Hoover's economy was put to the test with the onset of the Great Depression in 1929. It was his vocal stance on non-intervention that led to public perception that he was a laissez-faire, 'do nothing' president, which his supporters deny.

The following is an outline of other actions Hoover took to try to help end the depression through government taxing and spending:

  1. Signed the Emergency Relief and Construction Act, the nation's first Federal unemployment assistance.
  2. Increased public works spending. Some of Hoover's efforts to stimulate the economy through public works are as follows:
    1. Asked congress for a $400 million increase in the Federal Building Program
    2. Directed the Department of Commerce to establish a Division of Public Construction in December 1929.
    3. Increased subsidies for ship construction through the Federal Shipping Board
    4. Urged the state governors to also increase their public works spending, though many failed to take any action.
  3. Signed the Federal Home Loan Bank Act establishing the Federal Home Loan Bank system to assist citizens in obtaining financing to purchase a home.
  4. Increased subsidies to the nation's struggling farmers with the Agricultural Marketing Act, but with only limited impact.
  5. Established the President's Emergency Relief Organization to coordinate local, private relief efforts resulting in over 3,000 relief committees across the U.S.
  6. Urged bankers to form the National Credit Corporation to assist banks in financial trouble and protect depositor's money.
  7. Actively encouraged businesses to maintain high wages during the depression. Many businessmen, most notably Henry Ford, raised or maintained their worker’s wages early in the depression in the hope that more money into the pockets of consumers would end the economic downturn.
  8. Signed the Reconstruction Finance Act. This act established the Reconstruction Finance Corporation which made loans to the states for public works and unemployment relief. In addition, the RFC made loans to banks, railroads and agriculture credit organizations.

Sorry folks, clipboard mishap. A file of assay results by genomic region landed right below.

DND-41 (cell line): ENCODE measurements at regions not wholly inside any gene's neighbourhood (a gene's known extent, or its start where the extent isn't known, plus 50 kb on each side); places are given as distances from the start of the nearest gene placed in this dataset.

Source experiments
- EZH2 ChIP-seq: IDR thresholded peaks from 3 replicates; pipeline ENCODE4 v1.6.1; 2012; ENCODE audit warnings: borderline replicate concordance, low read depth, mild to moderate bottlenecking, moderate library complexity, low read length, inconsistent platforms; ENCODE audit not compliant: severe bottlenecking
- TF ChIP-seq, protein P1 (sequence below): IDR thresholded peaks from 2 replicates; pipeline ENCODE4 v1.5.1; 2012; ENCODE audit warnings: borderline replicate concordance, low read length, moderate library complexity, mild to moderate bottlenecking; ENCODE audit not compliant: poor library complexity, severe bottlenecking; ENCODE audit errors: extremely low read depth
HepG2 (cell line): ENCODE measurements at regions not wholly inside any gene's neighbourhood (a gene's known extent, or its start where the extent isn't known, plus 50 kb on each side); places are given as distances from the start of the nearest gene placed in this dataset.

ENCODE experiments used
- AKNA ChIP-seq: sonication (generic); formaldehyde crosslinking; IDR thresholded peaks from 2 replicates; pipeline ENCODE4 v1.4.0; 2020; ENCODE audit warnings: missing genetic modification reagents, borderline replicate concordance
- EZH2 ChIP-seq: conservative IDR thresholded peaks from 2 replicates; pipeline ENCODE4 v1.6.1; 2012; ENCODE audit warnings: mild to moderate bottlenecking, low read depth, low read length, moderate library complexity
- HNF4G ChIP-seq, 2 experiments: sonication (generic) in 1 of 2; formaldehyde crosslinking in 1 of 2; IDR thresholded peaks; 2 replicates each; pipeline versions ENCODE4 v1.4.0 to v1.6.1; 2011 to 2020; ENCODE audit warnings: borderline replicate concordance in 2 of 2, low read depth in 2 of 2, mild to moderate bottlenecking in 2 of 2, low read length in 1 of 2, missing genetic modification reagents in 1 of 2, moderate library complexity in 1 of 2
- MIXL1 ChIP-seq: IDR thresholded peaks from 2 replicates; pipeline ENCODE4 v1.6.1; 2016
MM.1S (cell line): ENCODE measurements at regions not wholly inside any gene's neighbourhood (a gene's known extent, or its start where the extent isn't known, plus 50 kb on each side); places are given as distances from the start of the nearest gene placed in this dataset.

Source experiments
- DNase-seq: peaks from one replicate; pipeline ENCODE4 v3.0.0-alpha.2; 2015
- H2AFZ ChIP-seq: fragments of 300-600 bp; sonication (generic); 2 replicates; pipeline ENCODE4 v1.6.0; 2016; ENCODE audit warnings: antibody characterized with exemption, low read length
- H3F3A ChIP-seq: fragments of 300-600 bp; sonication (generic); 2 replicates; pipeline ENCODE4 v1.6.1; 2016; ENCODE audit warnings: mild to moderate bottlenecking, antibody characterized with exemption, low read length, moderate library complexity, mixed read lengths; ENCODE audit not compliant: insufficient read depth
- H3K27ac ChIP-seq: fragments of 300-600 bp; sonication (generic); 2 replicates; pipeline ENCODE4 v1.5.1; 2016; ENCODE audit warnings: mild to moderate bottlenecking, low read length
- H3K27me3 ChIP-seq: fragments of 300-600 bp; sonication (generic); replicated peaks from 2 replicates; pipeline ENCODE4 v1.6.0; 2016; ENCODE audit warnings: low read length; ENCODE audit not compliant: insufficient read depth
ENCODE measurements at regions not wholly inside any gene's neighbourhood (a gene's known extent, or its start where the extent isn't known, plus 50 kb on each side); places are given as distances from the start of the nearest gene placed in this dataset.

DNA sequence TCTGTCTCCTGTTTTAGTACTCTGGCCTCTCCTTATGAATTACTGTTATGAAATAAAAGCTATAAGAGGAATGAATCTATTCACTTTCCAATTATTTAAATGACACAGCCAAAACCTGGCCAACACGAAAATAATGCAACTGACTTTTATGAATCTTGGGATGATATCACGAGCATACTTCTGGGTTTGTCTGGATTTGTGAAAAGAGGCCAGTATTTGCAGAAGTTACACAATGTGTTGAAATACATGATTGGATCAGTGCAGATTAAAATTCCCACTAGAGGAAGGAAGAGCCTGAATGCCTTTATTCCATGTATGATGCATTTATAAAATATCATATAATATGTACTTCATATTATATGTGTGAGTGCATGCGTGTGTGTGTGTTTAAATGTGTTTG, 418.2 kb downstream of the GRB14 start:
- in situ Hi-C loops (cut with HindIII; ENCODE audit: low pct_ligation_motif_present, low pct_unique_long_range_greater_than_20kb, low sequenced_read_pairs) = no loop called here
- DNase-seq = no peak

9. Raised tariffs to protect American jobs. After hearings held by the House Ways and Means Committee generated over 20,000 pages of testimony regarding tariff protection, Congress responded with legislation that Hoover signed despite some misgivings. Instead of protecting American jobs, the Smoot-Hawley tariff is widely blamed for setting off a worldwide trade war which only worsened the country's economic ills. This is a classic example of how government actions, despite good intentions, can trigger negative, unintended consequences.
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In order to pay for these and other government programs, Hoover agreed to one of the largest tax increases in American history. The Revenue Act of 1932 raised taxes on the highest incomes from 25% to 63%. The estate tax was doubled and corporate taxes were raised by almost 15%. Hoover also encouraged Congress to investigate the New York Stock Exchange and this pressure resulted in various reforms.

For this reason, some hold that Hoover's economics was in fact left-wing in character. During the 1932 elections, Franklin D. Roosevelt blasted the Republican incumbent for spending and taxing too much, increasing national debt, raising tariffs and blocking trade, as well as placing millions on the dole of the government. He attacked Herbert Hoover for "reckless and extravagant" spending, of thinking "that we ought to center control of everything in Washington as rapidly as possible," and of leading "the greatest spending administration in peacetime in all of history." Roosevelt's running mate, John Nance Garner, accused the Republican of "leading the country down the path of socialism".

It must be qualified however, that these policies pale beside the more drastic steps taken as part of the New Deal, and that Hoover's opponents charge that they came too little, and too late. Even as he legislated for changes, he reiterated his view that while people must not suffer from hunger and cold, caring for them must be primarily a local and voluntary responsibility.

Despite his measures, unemployment rose to 24.9% by the end of Hoover's presidency in 1933, a year that is considered to be the depth of the Great Depression. Even with massive intervention by his successor Roosevelt, the economy underwent only limited improvement, with unemployment falling to 14.3% in 1937, and then rising to 19% under a severe recession in 1937-1938. (A contraction labeled a depression by some economists) It was not until the war in the 1940s that the economy recovered fully. (Unemployment did not drop below 9.9% until 1942).

The Bonus ArmyEdit

Thousands of World War I veterans and their families demonstrated in Washington, DC, during June 1932, calling for immediate payment of a bonus that had been promised by the Bonus Law of 1924 for payment in 1945. Hoover sent U.S. Army forces, led by General Douglas MacArthur and aided by junior officers Dwight D. Eisenhower and George S. Patton Jr., to remove the "Bonus army" from the capitol. This possible violation of the Posse Comitatus Act of 1878, and the fact that only a token payment was given to the veterans to pay for their trip home, added to Hoover's image as a cold-hearted president with little sympathy for the suffering created by the Great Depression.

CabinetEdit